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Diary: Pat Ashworth

13 July 2018


Types and shadows

I HAVE the feeling that my fellow campers on this compact little site in Ryedale regard me with a mixture of curiosity and benevolence. I am the Lady in the Van — minus the hygiene issues, of course. Mine has both a loo and a shower. I would like to make that clear.

The other campers nod and smile and wave as they shoulder their rucksacks and depart for the day. As the coffee aromas waft from my open door and they see me settling down at the laptop, I can imagine them saying to each other in sympathy, “There she is again, poor soul. This lovely sunshine and she’s stuck at that computer all day.”

But, oh, the bliss of it. The glorious solitude of it. I’m finally putting the finishing touches to a full-length play about the Synod of Whitby that I’ve been trying to write for a decade. It’s taken me so long because I do it only up here on the North Yorkshire Moors — the region in which I grew up, and a place inhabited by the characters I’m writing about.

The presence of Hilda and the rest is almost tangible. Always, when I’m working here, I’m reminded of Robert William Buss’s painting Dickens’s Dream. The novelist is asleep in his study chair, the air around him thronged with the wraiths of his invention: Little Nell is on her deathbed; a black-veiled woman cowers away from a villain; figures are engaged in conversation on the writer’s desk; and there’s a graffiti of sketches on the walls.


Sacred moments

THE campsite borders on the tiny church of St Chad’s, Hutton-le-Hole. Chad was brother to Cedd, who founded the monastery at nearby Lastingham, and was the translator at the Whitby Synod. Chad became Abbot of Lastingham and, finally, Bishop of Lichfield. It seems eminently fitting and quite wonderful that Bishop Bill Godfrey, a missionary bishop in South America for much of his life, is now the incumbent minister to the benefice of Lastingham with Appleton-le-Moors, Rosedale and Cropton.

I start each visit with a lift of the heavy latch and a tiptoe into St Chad’s. I light a candle for my husband, dropping the match into a bucket of sand. We holidayed here in the van together, and I thought that I would not be able to bear coming back. But six years of widowhood have taught me that you can build on something treasured without diminishing or dishonouring what has gone before. Now the van is my mobile study. I kneel here in St Chad’s, and I thank God for it.


Repeat ad nauseam

THERE is no escaping history for me, this month. As part of a Heritage Lottery- funded project, we have had archaeologists trying to establish the footprint of our 13th-century church at Bramcote. Most of it was demolished in the mid-19th century to build a new church down in the village, leaving just the square and beautiful old church tower on its prominent site. With only an indeterminate photograph and a single painting to go on, the precise outline has remained a puzzle.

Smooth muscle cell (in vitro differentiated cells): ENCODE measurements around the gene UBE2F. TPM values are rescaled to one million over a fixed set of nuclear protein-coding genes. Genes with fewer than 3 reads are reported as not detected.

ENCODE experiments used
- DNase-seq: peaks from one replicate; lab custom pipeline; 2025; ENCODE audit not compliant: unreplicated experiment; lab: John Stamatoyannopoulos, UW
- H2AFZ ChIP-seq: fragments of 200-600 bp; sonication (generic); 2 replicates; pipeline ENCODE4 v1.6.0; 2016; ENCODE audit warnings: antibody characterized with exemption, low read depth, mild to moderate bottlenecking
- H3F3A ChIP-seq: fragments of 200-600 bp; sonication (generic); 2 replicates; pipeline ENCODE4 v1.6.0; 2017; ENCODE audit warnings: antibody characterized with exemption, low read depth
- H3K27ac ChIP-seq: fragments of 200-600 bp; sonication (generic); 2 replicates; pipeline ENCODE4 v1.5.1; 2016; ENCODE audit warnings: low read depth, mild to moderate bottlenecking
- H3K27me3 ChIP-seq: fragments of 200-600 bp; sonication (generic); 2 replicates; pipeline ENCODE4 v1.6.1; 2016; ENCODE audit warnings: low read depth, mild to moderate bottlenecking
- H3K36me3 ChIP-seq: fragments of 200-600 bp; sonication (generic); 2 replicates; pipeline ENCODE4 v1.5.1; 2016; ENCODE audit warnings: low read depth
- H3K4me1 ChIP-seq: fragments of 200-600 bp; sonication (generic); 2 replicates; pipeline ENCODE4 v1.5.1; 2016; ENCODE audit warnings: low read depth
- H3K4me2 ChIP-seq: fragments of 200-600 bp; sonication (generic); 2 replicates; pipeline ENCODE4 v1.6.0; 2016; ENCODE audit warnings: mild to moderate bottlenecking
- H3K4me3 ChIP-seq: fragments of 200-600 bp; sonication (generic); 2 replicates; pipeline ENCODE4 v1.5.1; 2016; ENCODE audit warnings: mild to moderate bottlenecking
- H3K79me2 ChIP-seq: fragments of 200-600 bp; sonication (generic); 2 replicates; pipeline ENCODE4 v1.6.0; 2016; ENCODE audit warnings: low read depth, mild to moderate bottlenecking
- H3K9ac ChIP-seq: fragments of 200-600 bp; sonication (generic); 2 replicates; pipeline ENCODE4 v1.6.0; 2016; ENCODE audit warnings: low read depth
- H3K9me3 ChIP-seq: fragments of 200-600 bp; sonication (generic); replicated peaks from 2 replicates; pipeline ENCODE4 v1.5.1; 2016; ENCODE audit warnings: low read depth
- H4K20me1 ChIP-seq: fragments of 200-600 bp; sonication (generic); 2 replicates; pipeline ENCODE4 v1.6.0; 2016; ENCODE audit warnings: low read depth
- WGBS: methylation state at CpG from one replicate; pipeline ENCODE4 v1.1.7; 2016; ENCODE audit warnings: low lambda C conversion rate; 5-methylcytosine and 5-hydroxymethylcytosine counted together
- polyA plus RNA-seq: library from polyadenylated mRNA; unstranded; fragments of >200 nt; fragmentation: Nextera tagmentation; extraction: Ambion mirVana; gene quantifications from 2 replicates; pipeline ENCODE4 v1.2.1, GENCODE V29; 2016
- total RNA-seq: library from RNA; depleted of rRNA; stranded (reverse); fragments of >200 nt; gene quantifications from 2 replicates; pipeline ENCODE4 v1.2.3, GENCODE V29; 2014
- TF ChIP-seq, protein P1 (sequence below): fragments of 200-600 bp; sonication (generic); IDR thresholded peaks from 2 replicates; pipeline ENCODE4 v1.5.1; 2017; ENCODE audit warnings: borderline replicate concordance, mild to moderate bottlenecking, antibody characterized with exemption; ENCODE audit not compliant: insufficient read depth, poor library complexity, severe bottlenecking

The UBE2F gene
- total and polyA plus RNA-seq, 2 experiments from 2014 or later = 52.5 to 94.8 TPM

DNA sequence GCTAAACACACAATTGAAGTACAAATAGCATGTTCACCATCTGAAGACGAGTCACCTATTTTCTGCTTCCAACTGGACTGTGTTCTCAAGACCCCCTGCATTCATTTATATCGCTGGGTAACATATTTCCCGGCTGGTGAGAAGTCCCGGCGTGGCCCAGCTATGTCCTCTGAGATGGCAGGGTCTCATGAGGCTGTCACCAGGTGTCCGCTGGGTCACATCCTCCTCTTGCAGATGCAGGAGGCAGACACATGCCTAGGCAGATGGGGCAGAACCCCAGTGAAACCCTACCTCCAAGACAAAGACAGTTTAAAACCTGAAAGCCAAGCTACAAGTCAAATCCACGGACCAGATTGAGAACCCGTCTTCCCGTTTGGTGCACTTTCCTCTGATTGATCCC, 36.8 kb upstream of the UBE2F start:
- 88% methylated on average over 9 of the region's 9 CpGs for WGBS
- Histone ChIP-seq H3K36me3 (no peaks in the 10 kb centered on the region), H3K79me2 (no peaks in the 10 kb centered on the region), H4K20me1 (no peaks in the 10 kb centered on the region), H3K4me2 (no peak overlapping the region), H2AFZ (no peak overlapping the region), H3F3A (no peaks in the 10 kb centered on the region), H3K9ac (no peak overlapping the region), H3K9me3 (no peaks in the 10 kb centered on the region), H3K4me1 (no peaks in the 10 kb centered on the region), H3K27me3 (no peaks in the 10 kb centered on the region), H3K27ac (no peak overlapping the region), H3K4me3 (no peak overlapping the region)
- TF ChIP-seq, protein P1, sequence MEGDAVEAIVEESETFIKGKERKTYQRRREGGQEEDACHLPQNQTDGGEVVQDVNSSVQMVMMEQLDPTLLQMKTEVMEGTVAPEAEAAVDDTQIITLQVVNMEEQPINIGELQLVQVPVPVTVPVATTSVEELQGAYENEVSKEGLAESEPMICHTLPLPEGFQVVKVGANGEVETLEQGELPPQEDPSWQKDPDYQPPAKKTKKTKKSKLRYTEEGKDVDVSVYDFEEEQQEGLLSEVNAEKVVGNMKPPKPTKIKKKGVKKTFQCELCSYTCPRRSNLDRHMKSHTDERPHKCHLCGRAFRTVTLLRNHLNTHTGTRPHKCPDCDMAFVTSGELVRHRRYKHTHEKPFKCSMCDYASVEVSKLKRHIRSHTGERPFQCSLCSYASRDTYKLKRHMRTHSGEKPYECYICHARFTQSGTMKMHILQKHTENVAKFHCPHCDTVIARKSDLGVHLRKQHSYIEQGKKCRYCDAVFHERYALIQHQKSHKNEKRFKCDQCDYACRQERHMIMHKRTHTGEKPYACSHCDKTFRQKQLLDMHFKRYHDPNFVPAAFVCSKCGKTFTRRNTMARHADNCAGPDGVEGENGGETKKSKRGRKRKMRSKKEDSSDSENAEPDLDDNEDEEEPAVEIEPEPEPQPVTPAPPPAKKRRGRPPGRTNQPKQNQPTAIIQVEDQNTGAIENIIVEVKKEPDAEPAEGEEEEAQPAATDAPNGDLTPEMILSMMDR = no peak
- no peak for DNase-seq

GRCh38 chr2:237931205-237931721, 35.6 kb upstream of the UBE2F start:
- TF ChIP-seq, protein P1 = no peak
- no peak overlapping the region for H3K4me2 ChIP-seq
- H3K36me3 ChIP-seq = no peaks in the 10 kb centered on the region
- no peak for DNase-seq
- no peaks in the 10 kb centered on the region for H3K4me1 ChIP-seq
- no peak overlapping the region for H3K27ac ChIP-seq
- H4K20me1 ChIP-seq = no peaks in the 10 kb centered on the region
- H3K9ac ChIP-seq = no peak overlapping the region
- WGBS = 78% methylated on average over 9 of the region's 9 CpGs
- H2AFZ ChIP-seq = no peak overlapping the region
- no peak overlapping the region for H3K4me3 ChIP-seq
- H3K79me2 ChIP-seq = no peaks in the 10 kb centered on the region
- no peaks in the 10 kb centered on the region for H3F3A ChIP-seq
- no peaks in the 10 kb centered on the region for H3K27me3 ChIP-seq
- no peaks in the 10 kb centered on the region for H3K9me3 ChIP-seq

I’m assigned to a group of visiting schoolchildren with bags of enthusiasm for the tasks they’ve been given: riddling soil, and scrubbing “finds” with a toothbrush. Their shoes are filling with earth from the mounds, and goodness knows what their mothers will say. I marvel at the quickness of their minds as they translate the Roman numerals on ancient tombs, and do the maths that will tell them who died when, and how big a tragedy it was.

A girl sprawls by the warm, flat stone of Elizabeth Farnsworth’s resting-place, tracing with her finger the sandy grooves of eroded lettering which reveal that Samuel and Elizabeth’s five children all died before she did. We speculate on what might have killed them in those mid-19th century years. “The Black Death,” she suggests, with relish, adding, “When was that?” I tell her: it started in 1347. She pauses, clearly reluctant to give up the drama of bursting boils and daubed crosses. “Well,” she says firmly, pencil poised above the clipboard. “I expect there was another Black Death later.”


Dulce et decorum est

DEATH is very much on all our minds in this anniversary year of the ending of the First World War. I have just taken delivery of four WW1 soldiers’ jackets from the Royal Shakespeare Company’s costume-hire department. They join the pile of gas capes, tin hats, trench caps, and boots that have turned my house into a quartermaster’s stores. Fifteen men from this community died and were to be remembered in a service of commemoration in the park on Sunday 1 July.

I’ve immortalised them in a drama that was to be part of the service, set against the peaceful backdrop of Bluebell Hill, our local beauty spot. Finding 15 men and boys of the appropriate age to play the soldiers has been a challenge, as has costuming a cast of almost 40 from our tiny budget.

I ask one of the younger cast members to model one of the heavy gas capes and caps, so that everyone can see the look that we are trying to achieve. He’s a tall Scout and quite bashful. He puts on the cape, and I give him the cap.

The whole room is suddenly silent. There’s a lump in my own throat, and I can see others swallowing hard. Because, before our eyes, a boy has become a man. We are convicted afresh by the implications, and know for sure why we are doing this.

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